By Andrea Elmore
Flambéing is a dramatic cooking technique in which a dish with alcohol is set alight at the table, but does it change the flavor, or is it all for show? What actually happens to food when a spirit is added and ignited?
Christine Hansen, a senior Viticulture and Enology major, set out to answer these questions when she began researching flambé her sophomore year at Cornell. Hansen's two years of research have turned into a senior thesis, and this past spring, Hansen was one of six undergraduates selected to present her research at the American Chemical Society in San Diego as part of the Ag & Food Division's Undergraduate Symposium.
The road to this research began four years ago, when Hansen was a freshman in Cornell's College of Engineering.
"During my freshman year, I took my first viticulture and enology course and loved it," admitted Hansen. "I transferred into the major and have never looked back!"
During a class on wine and grape analyses in Hansen's sophomore year, assistant professor Gavin Sacks presented a lecture on measuring ethanol in wine and spirits.
"He offhandedly suggested that it would be an interesting undergraduate project to find out what—if anything—is actually happening when the flambé technique is used," she said.
She approached Sacks after the lecture to express her interest.
"I was surprised at first that she had called my bluff," said Sacks. "But the more I thought about it, the more it seemed like a good question to consider. Previous research had shown that a small amount of ethanol is removed during flambé. It wasn't clear if flambé was otherwise changing the flavor of a dish, but it's worth knowing since it's a potentially dangerous technique."
In her experiments, Hansen prepared a caramel sauce, similar to what is used in Bananas Foster, using flambé. As a control, she also prepared a sauce which was heated but not ignited, and a third sauce which was neither heated nor ignited. The sauces were then subjected chemical and sensory analysis.
"Surprisingly, the ethanol content of samples that were ignited—as in flambé—were nearly identical to those that have just been heated," said Hansen. "While there are small differences in the final ethanol concentration, almost all of the ethanol and water loss can be explained by evaporation and not the actual ignition."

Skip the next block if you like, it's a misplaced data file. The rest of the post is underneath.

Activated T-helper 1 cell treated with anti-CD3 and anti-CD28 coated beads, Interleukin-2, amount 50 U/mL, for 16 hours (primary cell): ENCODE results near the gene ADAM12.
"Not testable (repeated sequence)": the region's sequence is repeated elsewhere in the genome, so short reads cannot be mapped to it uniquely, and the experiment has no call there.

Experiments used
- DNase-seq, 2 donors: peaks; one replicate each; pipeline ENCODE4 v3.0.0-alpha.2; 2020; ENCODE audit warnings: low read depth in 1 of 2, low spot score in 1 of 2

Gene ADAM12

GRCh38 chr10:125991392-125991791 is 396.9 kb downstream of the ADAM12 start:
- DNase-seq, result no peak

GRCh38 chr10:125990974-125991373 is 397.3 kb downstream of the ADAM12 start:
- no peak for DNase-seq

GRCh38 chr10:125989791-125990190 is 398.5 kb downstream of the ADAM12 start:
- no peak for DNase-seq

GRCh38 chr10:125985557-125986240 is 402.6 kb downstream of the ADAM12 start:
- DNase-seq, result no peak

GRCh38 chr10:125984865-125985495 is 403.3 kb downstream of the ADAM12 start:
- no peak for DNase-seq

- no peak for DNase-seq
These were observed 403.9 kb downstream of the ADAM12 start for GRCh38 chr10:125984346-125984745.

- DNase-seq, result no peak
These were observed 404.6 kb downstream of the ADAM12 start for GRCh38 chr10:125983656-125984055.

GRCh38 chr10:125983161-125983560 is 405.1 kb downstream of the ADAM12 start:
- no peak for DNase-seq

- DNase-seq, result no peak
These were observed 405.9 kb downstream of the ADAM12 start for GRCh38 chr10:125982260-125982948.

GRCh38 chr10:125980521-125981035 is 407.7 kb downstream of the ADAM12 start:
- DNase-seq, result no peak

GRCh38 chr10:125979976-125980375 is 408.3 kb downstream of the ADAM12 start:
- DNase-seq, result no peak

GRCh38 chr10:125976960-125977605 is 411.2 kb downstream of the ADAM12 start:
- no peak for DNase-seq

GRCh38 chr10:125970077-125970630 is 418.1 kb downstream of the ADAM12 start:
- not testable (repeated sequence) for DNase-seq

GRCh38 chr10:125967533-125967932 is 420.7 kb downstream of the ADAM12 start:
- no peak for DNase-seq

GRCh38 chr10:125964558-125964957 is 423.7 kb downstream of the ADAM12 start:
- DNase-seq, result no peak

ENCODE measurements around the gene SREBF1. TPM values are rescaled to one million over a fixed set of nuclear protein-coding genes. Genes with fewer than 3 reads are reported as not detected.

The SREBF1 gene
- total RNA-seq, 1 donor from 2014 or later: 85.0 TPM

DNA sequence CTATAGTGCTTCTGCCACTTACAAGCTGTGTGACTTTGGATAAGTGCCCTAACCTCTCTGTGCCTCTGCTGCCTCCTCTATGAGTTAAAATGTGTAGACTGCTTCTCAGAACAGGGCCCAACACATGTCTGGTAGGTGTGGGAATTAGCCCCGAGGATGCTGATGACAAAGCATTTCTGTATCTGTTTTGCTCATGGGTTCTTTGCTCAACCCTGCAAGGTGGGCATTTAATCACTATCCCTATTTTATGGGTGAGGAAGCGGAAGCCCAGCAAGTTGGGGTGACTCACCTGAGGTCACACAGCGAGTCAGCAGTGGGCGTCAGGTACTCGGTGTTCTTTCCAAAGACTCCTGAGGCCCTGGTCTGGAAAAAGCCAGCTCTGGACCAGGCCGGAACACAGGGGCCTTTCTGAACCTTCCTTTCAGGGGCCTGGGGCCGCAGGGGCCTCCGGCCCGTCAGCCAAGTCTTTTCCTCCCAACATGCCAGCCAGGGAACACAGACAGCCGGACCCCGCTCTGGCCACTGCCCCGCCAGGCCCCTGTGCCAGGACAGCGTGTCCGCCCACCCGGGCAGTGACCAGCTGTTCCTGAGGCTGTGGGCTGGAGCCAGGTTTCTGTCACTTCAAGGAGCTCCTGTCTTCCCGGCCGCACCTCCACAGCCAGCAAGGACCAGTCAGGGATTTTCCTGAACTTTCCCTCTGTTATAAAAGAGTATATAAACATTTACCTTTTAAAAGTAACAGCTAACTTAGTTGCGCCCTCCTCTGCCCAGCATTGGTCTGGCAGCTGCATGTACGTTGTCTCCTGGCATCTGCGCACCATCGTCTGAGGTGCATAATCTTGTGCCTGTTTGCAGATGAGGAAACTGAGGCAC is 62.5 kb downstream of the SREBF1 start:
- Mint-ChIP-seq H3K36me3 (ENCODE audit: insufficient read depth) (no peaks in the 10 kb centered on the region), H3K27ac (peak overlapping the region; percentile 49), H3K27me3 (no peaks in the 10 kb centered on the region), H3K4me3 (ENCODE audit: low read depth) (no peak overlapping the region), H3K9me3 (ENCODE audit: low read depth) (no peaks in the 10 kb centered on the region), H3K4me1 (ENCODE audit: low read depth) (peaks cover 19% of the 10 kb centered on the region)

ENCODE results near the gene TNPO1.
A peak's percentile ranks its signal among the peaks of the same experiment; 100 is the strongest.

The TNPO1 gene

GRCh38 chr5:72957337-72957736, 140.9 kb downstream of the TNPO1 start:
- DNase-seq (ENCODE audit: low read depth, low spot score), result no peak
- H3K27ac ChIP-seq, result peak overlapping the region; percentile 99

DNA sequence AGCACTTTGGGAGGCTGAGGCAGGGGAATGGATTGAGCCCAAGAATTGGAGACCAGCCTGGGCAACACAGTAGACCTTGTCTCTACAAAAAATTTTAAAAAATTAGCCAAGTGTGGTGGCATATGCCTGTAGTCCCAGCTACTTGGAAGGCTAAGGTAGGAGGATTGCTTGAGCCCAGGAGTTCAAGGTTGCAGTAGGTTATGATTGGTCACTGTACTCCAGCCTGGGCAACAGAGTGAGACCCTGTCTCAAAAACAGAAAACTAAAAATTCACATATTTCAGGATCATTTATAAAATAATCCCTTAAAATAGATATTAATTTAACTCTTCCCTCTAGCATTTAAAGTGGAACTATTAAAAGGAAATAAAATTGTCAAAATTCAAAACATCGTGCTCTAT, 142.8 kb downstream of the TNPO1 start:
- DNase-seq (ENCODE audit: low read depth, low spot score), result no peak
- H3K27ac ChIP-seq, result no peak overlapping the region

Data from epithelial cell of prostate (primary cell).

Hansen also investigated the claim of some cookbooks that browning reactions, important to the flavor of grilled meat and roasted coffee, may occur during flambé. Using temperature probes, she determined that although the temperature of the flame in flambé can reach >1300 °F, the temperature of the food surface never exceeds the boiling point of water, which is too cool for browning reactions to occur. She found no chemical evidence of browning.
Finally, a sensory panel could generally not distinguish between an ignited sample and a heated sample.
"Christine's research suggests that the major contribution of flambé is to look spectacular," said Sacks. "The other changes that occur, like the removal of ethanol, can be assigned to heating alone. If the show is unnecessary, for example if flambé is being performed in the kitchen rather than tableside, there may be safer ways to remove ethanol from the spirit during cooking."
Hansen will be graduating this May with a major in Viticulture and Enology and a minor in Food Science, and next fall Hansen will be putting her research experience to good use as she pursues a master's degree in Food Science at Cornell. Aside from honing her lab technique and presentation skills, her research taught her some valuable lessons.
"My undergraduate research made me realize that things don't always go as planned—it's actually rare," she said. "It is important to be persistent."
Andrea Elmore is undergraduate coordinator for the Viticulture Enology program housed in the food science department at Cornell.